• click the "View..." button to inspect the certificate in the Certificate Viewer
Check who is the issuer of the certificate. You can inspect more details like the certificate chain in Details tab of the Certificate Viewer.
''cor-el [[#answer-737081|said]]'' <blockquote> You can check the date and time and time zone in the clock on your computer: (double) click the clock icon on the Windows Taskbar. *https://support.mozilla.org/kb/Secure+Connection+Failed You can retrieve the certificate and check details like who issued certificates and expiration dates of certificates. *Click the link at the bottom of the error page: "I Understand the Risks" *Let Firefox retrieve the certificate: "Add Exception" -> "Get Certificate" *Click the "View" button and inspect the certificate and check who is the issuer. You can see more details like the intermediate certificates that are used in the Details tab. If you can't inspect the certificate via "I Understand the Risks" then try this: Open this chrome URI by pasting or typing this URI in the location/address bar to open the "Add Security Exception" window and check the certificate: *chrome://pippki/content/exceptionDialog.xul In the location field type/paste the URL of the website *retrieve the certificate via the "Get certificate" button *click the "View..." button to inspect the certificate in the Certificate Viewer Check who is the issuer of the certificate. You can inspect more details like the certificate chain in Details tab of the Certificate Viewer. </blockquote>
pheczko 2 izisombululo 17 izimpendulo
Kuphostiwe

I have read through all of posts concerning this issue, and it is apparent to me that either a FF update caused this, or a Windows 10 update caused this. It is upsetting especially when I don't get the chance to override the error msg. This never happened in earlier versions of FF, nor did it happen prior to my upgrading to Windows 10.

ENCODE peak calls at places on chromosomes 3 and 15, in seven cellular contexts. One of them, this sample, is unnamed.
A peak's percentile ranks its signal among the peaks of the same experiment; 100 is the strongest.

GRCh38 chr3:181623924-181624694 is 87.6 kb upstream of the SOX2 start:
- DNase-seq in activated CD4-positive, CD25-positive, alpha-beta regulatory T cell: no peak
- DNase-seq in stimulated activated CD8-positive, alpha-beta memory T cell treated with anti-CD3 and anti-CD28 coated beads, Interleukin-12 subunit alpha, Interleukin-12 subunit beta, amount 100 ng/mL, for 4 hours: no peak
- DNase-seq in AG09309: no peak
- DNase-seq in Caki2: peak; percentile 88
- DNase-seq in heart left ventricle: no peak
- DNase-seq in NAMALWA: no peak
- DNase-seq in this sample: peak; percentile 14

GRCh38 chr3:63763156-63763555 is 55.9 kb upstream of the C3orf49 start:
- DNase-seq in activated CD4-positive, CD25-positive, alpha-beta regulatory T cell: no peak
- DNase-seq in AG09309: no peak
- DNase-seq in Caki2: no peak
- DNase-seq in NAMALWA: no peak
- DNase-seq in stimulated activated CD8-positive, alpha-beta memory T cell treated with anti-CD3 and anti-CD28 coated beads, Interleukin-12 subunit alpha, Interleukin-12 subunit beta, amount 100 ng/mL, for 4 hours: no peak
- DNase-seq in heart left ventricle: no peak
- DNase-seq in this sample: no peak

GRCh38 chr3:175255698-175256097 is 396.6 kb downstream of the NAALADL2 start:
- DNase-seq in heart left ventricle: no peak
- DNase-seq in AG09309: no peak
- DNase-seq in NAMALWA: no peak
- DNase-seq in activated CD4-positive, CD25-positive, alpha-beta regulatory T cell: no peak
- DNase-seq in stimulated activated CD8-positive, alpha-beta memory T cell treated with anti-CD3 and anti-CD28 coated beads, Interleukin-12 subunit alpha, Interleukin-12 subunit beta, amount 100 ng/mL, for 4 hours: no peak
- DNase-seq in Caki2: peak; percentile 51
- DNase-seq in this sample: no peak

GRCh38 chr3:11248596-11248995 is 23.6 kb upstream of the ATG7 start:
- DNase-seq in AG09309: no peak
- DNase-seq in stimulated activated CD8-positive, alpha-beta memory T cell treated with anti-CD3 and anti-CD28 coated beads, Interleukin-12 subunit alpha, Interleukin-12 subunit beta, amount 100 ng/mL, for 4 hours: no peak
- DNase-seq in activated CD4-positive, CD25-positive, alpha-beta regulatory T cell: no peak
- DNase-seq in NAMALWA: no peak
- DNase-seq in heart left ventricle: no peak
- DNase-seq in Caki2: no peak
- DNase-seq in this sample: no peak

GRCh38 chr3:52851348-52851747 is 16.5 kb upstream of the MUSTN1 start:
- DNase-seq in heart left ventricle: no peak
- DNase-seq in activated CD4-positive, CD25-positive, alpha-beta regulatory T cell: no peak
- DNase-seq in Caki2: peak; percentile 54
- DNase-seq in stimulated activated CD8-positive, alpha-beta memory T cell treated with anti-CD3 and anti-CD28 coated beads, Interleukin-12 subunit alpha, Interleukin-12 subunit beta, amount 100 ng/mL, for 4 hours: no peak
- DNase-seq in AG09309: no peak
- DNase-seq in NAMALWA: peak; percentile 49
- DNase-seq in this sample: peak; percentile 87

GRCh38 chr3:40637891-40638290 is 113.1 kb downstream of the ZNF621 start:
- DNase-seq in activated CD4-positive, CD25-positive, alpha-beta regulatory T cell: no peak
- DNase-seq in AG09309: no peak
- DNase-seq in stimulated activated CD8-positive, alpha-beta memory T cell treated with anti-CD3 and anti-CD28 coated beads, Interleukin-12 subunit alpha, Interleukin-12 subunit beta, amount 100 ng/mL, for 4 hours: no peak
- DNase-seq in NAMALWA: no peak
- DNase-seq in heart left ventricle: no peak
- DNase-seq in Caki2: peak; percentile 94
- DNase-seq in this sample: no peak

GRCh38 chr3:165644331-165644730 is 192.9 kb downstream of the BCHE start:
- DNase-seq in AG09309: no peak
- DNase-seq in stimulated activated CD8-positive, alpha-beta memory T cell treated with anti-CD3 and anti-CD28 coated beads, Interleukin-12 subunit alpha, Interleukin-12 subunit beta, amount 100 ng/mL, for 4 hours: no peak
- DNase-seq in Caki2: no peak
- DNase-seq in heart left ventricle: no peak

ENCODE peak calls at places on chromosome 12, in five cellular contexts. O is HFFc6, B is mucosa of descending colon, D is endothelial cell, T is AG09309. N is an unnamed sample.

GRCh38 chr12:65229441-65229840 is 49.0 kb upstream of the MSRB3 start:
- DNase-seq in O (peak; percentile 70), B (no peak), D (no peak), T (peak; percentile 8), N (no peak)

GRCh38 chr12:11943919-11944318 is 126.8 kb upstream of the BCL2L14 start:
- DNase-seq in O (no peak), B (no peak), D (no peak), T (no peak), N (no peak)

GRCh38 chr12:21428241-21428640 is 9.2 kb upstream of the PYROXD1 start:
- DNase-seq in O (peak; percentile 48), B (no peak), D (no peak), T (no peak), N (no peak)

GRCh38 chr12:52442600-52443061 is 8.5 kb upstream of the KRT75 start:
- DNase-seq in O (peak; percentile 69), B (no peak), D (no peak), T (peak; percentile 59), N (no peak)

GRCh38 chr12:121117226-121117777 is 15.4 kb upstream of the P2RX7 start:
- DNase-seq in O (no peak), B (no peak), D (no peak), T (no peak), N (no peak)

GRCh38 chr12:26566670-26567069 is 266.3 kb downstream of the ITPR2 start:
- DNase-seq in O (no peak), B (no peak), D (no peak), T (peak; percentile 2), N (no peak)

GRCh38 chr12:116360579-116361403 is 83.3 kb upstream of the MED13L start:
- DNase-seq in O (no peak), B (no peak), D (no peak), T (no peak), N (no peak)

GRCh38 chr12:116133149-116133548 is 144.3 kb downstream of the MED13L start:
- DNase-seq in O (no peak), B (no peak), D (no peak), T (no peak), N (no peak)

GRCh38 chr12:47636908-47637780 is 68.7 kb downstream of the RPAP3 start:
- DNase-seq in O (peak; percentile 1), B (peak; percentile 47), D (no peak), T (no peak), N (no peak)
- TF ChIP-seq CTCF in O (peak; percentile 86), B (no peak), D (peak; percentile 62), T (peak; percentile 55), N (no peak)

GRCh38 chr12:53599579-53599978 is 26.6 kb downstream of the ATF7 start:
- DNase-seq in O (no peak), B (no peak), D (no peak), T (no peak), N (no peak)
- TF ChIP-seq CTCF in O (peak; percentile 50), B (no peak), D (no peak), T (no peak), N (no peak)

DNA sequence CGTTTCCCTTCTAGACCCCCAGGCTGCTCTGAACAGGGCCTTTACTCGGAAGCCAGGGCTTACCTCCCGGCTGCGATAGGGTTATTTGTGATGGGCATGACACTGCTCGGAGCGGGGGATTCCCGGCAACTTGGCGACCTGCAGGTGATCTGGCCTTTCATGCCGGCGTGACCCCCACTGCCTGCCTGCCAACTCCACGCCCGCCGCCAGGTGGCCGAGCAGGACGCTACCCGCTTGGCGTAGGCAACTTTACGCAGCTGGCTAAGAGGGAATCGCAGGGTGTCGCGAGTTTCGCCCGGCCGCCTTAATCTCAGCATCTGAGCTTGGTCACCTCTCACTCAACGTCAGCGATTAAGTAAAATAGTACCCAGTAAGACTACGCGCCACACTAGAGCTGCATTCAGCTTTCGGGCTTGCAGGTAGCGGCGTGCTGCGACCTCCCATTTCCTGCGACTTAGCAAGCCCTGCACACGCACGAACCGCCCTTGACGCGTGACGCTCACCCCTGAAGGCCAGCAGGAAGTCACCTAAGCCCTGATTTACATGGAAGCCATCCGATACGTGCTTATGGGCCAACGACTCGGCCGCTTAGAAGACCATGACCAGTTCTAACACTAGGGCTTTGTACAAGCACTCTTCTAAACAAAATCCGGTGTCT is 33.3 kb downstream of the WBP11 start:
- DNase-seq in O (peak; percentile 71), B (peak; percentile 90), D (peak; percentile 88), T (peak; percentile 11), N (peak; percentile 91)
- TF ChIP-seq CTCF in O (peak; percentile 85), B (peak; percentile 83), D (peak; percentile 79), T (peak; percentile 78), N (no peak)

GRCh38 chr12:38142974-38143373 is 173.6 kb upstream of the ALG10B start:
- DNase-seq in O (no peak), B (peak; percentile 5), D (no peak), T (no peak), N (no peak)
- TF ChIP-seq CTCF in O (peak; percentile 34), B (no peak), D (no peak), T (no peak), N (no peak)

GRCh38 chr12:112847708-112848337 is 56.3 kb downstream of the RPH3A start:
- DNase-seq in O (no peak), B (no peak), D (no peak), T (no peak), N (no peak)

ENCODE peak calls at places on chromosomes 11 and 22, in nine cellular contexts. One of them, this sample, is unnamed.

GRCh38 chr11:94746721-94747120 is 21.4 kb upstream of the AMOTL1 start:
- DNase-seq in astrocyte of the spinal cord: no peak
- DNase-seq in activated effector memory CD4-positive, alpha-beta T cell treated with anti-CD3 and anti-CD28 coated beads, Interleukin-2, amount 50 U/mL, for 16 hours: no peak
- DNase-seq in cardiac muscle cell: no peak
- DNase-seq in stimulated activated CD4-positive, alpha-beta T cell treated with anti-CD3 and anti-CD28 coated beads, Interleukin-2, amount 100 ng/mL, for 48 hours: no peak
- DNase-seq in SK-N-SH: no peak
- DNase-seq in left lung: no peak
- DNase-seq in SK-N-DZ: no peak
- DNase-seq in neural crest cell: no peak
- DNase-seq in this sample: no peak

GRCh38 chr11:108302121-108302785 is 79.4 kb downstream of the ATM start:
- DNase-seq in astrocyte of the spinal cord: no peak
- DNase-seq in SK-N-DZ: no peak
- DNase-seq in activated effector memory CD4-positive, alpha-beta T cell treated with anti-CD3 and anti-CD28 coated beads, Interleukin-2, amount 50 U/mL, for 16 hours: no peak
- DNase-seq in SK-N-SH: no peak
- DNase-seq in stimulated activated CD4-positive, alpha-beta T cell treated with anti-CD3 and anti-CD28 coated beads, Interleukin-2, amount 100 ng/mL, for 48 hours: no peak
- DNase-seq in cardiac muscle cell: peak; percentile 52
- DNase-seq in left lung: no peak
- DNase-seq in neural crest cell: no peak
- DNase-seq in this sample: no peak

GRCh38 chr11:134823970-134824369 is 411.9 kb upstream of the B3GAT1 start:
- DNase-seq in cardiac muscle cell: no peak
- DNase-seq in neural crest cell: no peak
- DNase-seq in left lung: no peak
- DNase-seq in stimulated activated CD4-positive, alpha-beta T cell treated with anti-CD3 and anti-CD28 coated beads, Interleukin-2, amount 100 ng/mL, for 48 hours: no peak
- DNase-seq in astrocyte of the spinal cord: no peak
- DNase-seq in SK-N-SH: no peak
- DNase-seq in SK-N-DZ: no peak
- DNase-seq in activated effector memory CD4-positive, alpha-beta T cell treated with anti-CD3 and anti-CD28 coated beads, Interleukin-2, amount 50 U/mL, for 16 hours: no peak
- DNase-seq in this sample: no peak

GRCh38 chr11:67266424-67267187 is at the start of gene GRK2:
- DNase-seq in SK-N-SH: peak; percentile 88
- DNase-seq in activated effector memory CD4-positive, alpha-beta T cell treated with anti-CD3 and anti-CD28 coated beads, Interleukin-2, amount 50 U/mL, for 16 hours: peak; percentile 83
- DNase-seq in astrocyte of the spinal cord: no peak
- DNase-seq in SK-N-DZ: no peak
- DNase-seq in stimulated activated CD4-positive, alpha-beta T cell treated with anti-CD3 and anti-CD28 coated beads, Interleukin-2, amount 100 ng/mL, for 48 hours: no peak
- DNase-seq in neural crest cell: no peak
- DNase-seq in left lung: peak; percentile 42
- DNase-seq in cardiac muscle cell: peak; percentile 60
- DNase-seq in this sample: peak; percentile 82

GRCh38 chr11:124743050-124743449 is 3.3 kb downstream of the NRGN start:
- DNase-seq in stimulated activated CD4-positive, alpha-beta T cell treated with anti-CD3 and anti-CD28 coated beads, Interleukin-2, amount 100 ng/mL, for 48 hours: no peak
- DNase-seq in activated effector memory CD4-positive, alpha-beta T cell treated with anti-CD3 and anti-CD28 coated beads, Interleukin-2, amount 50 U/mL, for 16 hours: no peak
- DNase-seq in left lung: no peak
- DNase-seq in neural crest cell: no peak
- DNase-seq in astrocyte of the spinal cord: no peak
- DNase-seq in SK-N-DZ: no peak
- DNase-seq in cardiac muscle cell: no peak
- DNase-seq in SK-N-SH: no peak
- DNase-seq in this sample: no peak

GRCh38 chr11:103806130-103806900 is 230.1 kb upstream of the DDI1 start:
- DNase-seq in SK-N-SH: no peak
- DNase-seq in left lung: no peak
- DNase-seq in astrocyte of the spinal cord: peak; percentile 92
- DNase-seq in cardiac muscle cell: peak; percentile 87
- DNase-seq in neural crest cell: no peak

The only "fix" that works for me every time is to cut and paste the "offending" URL into Chrome. No problem getting to google.com or facebook.com. Therefore, after many, many years of using FF, I will be switching to Chrome until or unless this gets fixed.

I have read through all of posts concerning this issue, and it is apparent to me that either a FF update caused this, or a Windows 10 update caused this. It is upsetting especially when I don't get the chance to override the error msg. This never happened in earlier versions of FF, nor did it happen prior to my upgrading to Windows 10. The only "fix" that works for me every time is to cut and paste the "offending" URL into Chrome. No problem getting to google.com or facebook.com. Therefore, after many, many years of using FF, I will be switching to Chrome until or unless this gets fixed.